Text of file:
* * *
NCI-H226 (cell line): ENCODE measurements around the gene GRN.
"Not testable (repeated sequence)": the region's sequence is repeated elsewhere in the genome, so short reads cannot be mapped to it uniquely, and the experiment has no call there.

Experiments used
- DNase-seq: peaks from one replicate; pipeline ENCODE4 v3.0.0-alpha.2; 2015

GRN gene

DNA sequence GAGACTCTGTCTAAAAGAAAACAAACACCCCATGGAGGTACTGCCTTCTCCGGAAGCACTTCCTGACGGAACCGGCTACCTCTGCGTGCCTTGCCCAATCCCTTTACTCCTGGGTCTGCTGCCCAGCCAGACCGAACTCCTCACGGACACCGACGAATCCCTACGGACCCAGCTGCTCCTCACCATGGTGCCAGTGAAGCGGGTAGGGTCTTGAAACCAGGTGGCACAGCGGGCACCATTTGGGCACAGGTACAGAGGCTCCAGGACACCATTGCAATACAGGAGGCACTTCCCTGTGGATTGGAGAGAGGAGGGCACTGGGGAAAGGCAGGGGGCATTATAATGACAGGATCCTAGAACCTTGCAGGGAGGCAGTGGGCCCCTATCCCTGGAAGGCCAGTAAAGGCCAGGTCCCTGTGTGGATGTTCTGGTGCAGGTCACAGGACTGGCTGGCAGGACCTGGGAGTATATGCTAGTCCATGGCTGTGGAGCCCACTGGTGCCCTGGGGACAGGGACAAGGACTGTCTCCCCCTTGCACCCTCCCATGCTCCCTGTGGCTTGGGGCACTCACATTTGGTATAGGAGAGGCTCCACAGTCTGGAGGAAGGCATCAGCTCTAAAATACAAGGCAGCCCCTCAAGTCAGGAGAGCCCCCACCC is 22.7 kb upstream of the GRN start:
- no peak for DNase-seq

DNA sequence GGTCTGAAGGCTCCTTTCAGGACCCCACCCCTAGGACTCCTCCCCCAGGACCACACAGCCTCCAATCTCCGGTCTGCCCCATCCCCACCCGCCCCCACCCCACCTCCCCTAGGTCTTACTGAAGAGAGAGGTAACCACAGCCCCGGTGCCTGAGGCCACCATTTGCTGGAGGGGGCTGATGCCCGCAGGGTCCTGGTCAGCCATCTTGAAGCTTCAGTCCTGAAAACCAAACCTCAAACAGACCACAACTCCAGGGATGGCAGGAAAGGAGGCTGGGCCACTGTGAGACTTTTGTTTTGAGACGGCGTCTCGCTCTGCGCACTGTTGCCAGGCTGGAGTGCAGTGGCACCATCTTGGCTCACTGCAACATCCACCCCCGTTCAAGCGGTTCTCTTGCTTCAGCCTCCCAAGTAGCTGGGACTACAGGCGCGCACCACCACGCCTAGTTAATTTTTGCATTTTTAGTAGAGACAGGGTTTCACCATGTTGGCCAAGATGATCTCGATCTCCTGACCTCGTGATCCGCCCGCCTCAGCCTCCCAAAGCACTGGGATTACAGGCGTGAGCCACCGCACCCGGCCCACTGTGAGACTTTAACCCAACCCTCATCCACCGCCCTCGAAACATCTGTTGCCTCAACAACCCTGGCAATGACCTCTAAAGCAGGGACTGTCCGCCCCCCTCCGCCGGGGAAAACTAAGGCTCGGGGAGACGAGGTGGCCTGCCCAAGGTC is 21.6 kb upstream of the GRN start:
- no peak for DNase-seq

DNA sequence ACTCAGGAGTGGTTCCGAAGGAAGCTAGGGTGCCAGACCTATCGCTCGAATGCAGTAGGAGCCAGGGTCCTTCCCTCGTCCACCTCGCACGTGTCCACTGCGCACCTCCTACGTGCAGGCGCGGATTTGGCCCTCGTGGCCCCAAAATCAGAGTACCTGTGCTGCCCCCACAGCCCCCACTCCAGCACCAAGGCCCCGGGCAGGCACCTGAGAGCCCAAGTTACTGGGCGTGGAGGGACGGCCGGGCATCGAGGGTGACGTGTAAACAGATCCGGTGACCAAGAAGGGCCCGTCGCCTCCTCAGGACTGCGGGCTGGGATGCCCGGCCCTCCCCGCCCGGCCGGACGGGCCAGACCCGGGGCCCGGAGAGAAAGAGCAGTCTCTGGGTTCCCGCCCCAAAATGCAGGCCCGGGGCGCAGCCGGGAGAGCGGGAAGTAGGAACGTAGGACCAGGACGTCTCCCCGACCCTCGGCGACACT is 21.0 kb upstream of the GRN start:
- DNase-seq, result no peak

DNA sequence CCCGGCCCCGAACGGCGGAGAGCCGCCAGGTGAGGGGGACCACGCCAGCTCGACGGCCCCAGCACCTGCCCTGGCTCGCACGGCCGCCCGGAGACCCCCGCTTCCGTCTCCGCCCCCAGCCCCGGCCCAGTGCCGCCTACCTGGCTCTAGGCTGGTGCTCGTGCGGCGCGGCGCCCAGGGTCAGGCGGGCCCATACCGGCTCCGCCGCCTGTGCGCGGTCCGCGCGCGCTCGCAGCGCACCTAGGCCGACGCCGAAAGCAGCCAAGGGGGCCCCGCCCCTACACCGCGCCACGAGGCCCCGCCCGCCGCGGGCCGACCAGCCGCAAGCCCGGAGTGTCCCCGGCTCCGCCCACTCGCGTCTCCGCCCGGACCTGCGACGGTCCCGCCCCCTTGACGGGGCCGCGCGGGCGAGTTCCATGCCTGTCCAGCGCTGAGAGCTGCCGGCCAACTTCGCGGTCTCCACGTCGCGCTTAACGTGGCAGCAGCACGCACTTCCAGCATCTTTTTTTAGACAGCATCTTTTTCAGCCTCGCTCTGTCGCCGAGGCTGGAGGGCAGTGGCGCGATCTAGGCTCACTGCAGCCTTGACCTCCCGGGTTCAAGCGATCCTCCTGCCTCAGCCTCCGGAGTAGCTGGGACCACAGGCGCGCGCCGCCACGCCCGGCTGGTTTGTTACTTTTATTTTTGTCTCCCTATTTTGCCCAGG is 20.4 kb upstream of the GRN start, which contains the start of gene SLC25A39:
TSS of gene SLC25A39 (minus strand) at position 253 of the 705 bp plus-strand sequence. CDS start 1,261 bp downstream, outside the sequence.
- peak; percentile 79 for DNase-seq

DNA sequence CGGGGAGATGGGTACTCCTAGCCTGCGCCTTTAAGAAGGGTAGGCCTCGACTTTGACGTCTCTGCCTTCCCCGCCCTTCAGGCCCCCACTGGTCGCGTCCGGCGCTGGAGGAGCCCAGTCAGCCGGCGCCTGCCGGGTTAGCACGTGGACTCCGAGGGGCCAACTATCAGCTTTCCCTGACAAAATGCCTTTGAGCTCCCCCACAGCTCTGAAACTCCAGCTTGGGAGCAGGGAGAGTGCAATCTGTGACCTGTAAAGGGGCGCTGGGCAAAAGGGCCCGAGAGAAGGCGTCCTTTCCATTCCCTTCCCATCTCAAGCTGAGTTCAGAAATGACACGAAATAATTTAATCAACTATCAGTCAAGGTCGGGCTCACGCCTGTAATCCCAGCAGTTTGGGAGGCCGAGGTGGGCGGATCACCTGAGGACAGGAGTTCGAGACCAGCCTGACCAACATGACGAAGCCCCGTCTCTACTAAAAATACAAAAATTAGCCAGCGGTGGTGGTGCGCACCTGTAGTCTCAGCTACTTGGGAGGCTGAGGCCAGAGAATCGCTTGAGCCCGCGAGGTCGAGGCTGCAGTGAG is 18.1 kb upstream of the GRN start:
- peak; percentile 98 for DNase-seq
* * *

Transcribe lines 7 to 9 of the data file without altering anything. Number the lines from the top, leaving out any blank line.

- no peak for DNase-seq

DNA sequence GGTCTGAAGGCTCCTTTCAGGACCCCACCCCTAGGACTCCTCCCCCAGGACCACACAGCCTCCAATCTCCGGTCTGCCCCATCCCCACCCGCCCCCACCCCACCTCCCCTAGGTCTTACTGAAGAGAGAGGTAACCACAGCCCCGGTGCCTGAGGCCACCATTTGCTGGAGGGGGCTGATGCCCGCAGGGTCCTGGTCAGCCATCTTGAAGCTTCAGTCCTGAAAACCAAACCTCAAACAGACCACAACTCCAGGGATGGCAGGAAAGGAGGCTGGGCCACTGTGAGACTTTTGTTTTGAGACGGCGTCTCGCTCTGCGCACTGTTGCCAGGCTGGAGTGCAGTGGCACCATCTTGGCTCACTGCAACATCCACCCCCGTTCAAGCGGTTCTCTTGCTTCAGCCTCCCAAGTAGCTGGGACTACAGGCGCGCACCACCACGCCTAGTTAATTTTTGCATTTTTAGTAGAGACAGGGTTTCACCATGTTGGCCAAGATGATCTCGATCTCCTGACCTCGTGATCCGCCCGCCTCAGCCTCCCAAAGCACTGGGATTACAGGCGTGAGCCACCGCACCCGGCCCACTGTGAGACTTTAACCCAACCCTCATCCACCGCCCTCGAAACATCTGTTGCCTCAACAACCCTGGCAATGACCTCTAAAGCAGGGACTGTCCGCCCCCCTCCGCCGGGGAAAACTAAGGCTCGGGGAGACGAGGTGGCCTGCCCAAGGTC is 21.6 kb upstream of the GRN start:
- no peak for DNase-seq